Tesla CEO Elon Musk took the stage to reveal details about the company’s new and unconventional Cybertruck pickup on Thursday, one day after he appeared in a bizarre interview at the DealBook Summit in New York. At that event, Musk boasted, “It will be the biggest product launch of anything by far on Earth this year.”
At the event in Austin, Musk said the Cybertruck’s hard steel body was bulletproof, and that its windows were “rock proof.” He said it could tow over 11,000 pounds, can accelerate from 0 to 60 miles per hour in 2.6 seconds, and features a “super-tough” composite bed that is six feet long and four feet wide
Musk then presented several newly produced trucks to customers, who drove away in them.
In an October earnings call, Musk struck a more cautious note saying, “There will be enormous challenges in reaching volume production with the Cybertruck, and then in making the Cybertruck cashflow positive.” He also said at that time, “we dug our own grave with Cybertruck,” pointing out “unique challenges” in producing and bringing that truck to market.
Tesla first unveiled the Cybertruck — with its angular and unpainted hard steel body — in November 2019. It had previously said production of the vehicle would start in 2021, and the truck would sell at the entry-level price of $39,900 for a rear-wheel-drive version, and around $69,000 for a highest-spec, tri-motor version.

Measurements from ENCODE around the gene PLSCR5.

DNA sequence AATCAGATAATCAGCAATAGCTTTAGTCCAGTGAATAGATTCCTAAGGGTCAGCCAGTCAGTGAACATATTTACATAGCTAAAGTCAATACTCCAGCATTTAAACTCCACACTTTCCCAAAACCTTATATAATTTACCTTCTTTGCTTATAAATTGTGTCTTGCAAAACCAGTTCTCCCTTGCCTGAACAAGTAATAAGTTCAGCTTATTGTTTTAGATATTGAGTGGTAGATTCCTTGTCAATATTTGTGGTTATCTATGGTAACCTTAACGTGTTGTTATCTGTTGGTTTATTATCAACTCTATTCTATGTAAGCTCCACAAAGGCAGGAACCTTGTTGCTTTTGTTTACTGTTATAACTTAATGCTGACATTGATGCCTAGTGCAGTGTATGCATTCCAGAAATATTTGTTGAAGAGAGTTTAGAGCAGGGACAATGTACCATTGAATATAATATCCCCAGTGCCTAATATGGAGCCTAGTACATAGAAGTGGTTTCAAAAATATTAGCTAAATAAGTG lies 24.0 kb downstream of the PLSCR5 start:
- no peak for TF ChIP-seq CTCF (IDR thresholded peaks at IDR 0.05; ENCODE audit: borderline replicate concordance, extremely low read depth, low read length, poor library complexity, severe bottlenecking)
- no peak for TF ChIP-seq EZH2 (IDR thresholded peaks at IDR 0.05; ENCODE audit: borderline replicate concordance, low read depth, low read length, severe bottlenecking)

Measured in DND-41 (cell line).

The company began taking $100 refundable “reservations” for the Cybertruck after it was unveiled, and the company said it received more than 1 million reservations since its debut.
The covid pandemic and other factors contributed to a two-year delay however, and Tesla only began early Cybertruck production in July this year.
Meanwhile, competitors including Ford, General Motors and Rivian began to sell their more utilitarian electric pickups. Earlier this week, Rivian, which only manufactures battery electric vehicles (like Tesla) started to offer a leasing option for select models of its all-electric R1T pickup truck.
The U.S. electric pickup truck market has not expanded as quickly as some thought when the Cybertruck was initially revealed. Several start-ups have either now brought vehicles to market or did with little success such as Lordstown Motors. Both GM and Ford have announced plans to scale back, postpone or cancel EV products and investments, including some related to EV trucks.
— CNBC’s Mike Wayland contributed to this report.
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